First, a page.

Leading research in difficult times to transform the journey of aging
Dr. Allison Sekuler
Sandra A. Rotman Chair in Cognitive Neuroscience, Baycrest’s Rotman Research Institute and the University of Toronto
President & Chief Scientist, Baycrest Academy for Research and Education at Baycrest Centre for Geriatric Care
President & Chief Scientist, Centre for Aging + Brain Health Innovation (CABHI)


It is predicted that nearly 1 million Canadians will be living with dementia by the year 2030. As such, it is critical that we continue to invest in research to prevent, detect, and treat dementia, regardless of the economic challenges and uncertainty we are presently facing.

Maximizing impact through interdisciplinary research and key partnerships

To optimize aging and tackle the dementia crisis, scientists, staff, and trainees at Baycrest’s Rotman Research Institute (RRI) are paving the way toward the new, interdisciplinary field of predictive neuroscience for precision aging. This field brings together artificial intelligence (AI), neuroinformatics, biomarkers, and sensory and cognitive neuroscience together with information about individuals’ lifestyles and environments to model and predict how people will age in the future.

Baycrest is home to leading experts in all of these areas, and these experts are forming partnerships with key players in the field and opening doors for funding from a broad variety of sources, from federal agencies to diverse foundations and community-based organizations. In addition, Baycrest houses the scientific headquarters of the Canadian Consortium on Neurodegeneration in Aging (CCNA), Canada’s largest national dementia research initiative.

With neuroscience at its core, predictive neuroscience for precision aging is a holistic approach that considers the brain in connection with the rest of the body, as well as the environment and society. Through this interdisciplinary approach, we are bringing the world of precision medicine into the field of aging and brain health. This will allow us to create personalized longevity and brain health prescriptions for the prevention, early detection, treatment, and care of dementia and related neurodegenerative disorders.

Harnessing and driving technological innovations in research and care

No matter the economic climate, the technology available to us is constantly evolving, and it is crucial that we adapt and use it to its full potential to make research as efficient and impactful as possible. This is precisely what we are doing at Baycrest’s Pamela & Paul Austin Centre for Neurology and Behavioural Support, which is home to a transformational AI-supported platform that offers precision medicine and personalized care. Staffed by researchers and an interprofessional clinical team integrating neurology sub-specialties, the Austin Centre coordinates assessment, diagnosis, and care for patients experiencing cognitive decline, dementia, and behavioural challenges, as well as movement disorders, including Parkinson’s disease and multiple sclerosis.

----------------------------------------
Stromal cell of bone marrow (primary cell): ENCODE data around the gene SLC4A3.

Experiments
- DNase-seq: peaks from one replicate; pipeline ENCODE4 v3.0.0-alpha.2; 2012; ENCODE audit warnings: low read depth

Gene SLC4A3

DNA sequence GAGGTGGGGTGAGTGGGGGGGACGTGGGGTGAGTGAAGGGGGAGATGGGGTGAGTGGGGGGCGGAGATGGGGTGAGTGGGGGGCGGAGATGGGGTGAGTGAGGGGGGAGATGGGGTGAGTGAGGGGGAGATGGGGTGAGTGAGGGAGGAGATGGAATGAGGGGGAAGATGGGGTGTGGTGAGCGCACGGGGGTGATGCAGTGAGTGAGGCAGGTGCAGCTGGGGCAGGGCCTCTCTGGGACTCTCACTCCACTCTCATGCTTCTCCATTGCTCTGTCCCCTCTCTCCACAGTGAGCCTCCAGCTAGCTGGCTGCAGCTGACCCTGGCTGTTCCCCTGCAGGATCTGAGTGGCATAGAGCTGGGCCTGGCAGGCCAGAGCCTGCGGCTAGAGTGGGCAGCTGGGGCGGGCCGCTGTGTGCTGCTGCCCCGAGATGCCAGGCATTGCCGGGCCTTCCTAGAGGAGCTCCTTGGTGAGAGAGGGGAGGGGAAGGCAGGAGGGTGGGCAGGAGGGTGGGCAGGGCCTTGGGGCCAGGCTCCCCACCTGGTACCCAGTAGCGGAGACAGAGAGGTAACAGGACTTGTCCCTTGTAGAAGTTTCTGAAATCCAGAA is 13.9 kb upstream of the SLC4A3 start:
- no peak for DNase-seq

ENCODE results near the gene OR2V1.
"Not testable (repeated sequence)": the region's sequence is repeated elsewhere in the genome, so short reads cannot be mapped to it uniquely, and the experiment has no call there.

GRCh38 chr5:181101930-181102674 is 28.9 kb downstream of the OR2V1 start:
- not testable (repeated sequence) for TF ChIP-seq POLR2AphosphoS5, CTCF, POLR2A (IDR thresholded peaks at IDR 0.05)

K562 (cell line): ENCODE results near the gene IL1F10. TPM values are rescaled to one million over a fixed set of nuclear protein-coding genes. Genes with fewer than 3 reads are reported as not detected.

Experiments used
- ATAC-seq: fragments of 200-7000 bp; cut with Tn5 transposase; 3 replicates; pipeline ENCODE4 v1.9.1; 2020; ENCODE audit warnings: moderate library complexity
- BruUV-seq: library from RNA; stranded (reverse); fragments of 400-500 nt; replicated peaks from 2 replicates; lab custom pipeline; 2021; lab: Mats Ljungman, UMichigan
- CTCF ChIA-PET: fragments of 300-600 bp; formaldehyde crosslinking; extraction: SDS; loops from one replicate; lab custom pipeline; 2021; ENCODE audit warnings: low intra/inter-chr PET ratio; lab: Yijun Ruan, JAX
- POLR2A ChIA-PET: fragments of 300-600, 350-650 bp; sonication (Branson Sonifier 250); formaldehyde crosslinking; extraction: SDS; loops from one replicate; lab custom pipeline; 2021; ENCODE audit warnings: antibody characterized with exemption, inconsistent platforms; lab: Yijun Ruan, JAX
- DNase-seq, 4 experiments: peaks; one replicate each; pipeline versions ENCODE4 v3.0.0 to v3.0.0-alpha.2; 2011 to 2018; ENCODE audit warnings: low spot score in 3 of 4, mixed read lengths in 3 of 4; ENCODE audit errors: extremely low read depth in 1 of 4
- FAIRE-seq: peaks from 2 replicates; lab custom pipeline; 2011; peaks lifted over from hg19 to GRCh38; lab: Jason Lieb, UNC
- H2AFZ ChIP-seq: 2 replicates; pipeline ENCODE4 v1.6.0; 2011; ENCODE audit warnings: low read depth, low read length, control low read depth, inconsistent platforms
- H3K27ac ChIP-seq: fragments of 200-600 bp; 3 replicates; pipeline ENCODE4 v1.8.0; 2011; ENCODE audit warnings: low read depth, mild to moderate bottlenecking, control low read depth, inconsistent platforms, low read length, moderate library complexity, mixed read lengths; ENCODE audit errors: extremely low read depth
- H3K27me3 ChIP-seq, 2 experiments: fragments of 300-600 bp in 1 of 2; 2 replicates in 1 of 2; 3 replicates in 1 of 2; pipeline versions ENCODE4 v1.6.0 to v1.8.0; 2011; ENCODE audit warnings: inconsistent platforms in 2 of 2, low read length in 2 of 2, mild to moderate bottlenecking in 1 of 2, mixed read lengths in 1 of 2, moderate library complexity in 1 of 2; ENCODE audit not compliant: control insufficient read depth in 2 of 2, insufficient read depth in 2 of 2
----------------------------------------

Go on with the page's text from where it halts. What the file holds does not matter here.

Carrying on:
Using a novel AI approach initially developed by the RRI and Baycrest’s Sam and Ida Ross Memory Clinic, the Austin AI platform will help clinicians quickly prioritize patients based on their needs; establish a therapeutic relationship; and provide timely access to memory health resources. The platform will also help clinicians understand each individual’s path for optimal aging, and develop predictive models to ensure personalized strategies are implemented for the prevention, early detection, treatment, and care of age-related neurodegeneration.

Creating a better future for all Canadians

In the face of economic challenge and uncertainty, we must remain optimistic and oriented toward building a better future for all. At Baycrest, this includes driving technological and research innovations, advancing basic science in the area of brain health and aging, supporting the next generation of scientific leaders, and adopting open science principles.

We are grateful to all our generous donors. However, government support of research and innovation in aging, brain health, and dementia remains imperative. Canada needs significant investment both in foundational research to further our understanding of aging and the human brain, and in translation and innovation programs to turn ideas into impact: developing, spreading, and scaling novel approaches that prevent, detect, and treat dementia.

Together, we can accelerate research, discovery, and innovation to benefit older adults everywhere, and to create a world where we can all age fearlessly.